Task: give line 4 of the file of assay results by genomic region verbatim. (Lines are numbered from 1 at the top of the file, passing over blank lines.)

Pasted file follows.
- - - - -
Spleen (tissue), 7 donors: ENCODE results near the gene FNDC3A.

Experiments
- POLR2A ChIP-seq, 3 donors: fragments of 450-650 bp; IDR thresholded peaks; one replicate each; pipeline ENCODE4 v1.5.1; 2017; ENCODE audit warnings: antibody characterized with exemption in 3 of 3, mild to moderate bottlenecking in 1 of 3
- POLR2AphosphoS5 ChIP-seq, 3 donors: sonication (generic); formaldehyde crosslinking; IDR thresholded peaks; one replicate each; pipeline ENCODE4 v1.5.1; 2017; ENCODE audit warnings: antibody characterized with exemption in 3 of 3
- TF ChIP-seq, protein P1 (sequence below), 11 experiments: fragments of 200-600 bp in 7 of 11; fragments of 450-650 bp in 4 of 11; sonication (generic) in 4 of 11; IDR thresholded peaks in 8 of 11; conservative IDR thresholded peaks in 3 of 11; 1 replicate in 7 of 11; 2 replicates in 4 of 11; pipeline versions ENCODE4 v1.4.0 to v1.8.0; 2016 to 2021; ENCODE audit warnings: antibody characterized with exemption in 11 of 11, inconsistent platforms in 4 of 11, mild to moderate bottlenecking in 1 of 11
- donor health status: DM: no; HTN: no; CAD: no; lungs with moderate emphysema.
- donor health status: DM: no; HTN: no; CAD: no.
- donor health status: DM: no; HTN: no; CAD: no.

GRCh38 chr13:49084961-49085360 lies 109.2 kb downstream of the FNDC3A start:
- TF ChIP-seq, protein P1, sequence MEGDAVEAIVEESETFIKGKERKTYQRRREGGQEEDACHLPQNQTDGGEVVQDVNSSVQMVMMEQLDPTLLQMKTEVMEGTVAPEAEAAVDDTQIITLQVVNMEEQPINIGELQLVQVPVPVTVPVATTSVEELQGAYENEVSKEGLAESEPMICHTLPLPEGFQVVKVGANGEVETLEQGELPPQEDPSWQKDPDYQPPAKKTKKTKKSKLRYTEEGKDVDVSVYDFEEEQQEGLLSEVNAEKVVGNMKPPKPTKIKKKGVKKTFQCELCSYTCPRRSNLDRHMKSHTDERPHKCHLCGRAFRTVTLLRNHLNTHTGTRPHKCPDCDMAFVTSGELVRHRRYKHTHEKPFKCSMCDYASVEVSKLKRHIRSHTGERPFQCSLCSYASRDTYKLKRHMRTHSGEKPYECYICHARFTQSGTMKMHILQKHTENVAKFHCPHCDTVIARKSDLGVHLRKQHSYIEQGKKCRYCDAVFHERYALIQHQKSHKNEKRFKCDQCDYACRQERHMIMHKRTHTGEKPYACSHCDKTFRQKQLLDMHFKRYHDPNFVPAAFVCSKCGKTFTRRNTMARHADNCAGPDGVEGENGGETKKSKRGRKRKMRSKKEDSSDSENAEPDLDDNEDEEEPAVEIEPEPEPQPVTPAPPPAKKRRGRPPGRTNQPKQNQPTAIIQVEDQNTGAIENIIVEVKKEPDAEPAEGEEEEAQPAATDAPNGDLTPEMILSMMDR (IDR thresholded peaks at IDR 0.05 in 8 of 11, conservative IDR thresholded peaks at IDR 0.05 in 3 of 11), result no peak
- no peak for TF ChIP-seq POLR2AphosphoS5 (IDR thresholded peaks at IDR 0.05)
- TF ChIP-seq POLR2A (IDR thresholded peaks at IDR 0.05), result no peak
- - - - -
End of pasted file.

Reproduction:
- POLR2AphosphoS5 ChIP-seq, 3 donors: sonication (generic); formaldehyde crosslinking; IDR thresholded peaks; one replicate each; pipeline ENCODE4 v1.5.1; 2017; ENCODE audit warnings: antibody characterized with exemption in 3 of 3